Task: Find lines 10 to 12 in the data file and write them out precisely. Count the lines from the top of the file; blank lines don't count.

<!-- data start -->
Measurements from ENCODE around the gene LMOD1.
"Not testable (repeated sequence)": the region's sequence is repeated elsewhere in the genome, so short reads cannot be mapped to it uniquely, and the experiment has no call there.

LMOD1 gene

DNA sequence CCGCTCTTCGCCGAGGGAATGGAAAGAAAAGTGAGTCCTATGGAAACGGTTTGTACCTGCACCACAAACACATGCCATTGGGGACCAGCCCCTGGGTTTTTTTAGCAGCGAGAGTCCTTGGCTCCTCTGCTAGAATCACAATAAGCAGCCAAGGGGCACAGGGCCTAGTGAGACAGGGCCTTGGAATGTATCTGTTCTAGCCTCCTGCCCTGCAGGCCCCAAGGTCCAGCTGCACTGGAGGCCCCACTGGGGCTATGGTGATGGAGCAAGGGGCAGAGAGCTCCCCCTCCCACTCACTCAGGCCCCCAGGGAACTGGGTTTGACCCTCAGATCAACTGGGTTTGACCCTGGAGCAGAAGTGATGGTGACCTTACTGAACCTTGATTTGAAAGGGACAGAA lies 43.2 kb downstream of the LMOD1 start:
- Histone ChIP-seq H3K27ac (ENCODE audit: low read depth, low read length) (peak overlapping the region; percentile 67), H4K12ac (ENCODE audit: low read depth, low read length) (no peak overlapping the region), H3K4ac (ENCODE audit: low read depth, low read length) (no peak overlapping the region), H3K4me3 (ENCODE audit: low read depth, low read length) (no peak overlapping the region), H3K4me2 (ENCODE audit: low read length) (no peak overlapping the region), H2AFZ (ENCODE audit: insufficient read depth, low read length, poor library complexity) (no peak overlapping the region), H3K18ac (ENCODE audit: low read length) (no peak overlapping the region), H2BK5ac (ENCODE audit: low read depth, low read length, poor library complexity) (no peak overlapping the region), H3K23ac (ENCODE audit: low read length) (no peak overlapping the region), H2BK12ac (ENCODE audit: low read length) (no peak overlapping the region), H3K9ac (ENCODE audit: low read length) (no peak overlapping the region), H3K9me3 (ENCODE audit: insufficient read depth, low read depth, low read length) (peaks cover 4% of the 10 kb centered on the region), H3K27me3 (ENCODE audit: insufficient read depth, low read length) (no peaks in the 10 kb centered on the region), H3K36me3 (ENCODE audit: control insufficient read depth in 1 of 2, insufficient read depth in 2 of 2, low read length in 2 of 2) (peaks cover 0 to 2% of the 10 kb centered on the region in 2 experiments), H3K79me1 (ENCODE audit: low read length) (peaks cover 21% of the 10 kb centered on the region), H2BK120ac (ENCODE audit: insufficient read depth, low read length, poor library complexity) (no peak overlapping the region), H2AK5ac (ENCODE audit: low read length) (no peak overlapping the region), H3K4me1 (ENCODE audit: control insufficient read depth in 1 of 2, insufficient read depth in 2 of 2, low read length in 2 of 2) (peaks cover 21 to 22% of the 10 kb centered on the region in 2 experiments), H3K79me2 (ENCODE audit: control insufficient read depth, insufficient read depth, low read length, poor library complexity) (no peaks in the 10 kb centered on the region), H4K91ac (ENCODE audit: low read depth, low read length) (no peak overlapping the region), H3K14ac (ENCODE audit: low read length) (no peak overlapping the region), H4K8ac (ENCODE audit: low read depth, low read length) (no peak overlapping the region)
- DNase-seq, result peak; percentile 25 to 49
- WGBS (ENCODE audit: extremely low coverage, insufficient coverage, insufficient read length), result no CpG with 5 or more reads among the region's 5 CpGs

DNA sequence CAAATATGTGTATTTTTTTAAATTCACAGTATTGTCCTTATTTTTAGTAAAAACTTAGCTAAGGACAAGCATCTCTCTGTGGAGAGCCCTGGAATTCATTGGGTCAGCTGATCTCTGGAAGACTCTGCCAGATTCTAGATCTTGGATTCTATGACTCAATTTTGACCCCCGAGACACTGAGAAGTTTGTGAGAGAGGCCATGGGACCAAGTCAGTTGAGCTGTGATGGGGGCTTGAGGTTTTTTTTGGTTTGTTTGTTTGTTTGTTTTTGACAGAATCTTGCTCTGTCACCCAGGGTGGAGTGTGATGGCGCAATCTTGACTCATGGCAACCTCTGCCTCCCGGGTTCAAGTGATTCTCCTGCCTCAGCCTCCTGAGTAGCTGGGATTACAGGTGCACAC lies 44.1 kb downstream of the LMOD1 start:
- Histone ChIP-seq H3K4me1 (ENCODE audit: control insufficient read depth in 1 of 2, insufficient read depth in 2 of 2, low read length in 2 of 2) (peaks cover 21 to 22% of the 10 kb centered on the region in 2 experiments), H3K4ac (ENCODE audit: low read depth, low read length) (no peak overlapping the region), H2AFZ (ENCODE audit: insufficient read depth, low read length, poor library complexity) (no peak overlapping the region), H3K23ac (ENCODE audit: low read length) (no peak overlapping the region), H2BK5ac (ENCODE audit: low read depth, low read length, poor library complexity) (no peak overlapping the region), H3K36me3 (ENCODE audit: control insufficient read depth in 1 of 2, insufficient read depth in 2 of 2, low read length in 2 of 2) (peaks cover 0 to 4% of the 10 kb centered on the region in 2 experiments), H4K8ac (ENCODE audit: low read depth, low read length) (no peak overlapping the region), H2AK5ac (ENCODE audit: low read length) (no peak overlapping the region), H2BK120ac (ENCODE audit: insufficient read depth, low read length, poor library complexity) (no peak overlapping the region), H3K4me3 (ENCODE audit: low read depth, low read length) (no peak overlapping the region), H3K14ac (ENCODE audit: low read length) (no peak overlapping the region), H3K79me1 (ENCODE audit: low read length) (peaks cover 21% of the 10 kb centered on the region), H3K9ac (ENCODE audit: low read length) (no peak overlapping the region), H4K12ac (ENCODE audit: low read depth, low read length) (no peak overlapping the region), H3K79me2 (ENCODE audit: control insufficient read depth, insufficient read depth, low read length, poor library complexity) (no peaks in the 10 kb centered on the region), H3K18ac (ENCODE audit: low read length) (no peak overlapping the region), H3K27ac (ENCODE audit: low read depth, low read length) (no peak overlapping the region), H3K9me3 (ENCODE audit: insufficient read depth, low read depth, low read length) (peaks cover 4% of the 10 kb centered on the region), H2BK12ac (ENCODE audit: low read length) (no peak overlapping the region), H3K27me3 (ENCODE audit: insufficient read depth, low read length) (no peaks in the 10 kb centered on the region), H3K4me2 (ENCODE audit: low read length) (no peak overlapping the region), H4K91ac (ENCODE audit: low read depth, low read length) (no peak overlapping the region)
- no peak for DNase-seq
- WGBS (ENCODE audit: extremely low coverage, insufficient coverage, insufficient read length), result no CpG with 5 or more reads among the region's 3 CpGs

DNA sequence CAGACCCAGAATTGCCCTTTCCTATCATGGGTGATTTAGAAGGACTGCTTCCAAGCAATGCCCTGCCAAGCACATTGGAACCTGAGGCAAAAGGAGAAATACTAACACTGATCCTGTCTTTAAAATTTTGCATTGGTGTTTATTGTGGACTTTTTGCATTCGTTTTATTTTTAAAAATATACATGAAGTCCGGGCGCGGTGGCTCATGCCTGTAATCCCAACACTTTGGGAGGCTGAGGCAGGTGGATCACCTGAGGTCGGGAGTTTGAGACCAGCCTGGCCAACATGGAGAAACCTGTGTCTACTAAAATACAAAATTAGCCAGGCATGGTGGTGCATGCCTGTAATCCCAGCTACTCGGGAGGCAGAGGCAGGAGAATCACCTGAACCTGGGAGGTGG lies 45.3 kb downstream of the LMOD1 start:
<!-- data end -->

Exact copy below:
- no peak for DNase-seq
- WGBS (ENCODE audit: extremely low coverage, insufficient coverage, insufficient read length), result no CpG with 5 or more reads among the region's 3 CpGs

DNA sequence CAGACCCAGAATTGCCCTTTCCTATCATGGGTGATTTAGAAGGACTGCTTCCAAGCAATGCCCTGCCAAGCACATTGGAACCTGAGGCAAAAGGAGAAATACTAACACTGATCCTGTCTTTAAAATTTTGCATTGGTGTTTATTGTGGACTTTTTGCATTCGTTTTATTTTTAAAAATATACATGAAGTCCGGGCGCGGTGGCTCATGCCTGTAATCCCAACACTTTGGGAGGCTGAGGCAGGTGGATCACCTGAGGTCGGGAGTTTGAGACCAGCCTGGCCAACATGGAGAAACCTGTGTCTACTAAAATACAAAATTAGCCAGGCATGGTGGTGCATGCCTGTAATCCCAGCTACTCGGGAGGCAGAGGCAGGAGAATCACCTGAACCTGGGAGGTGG lies 45.3 kb downstream of the LMOD1 start: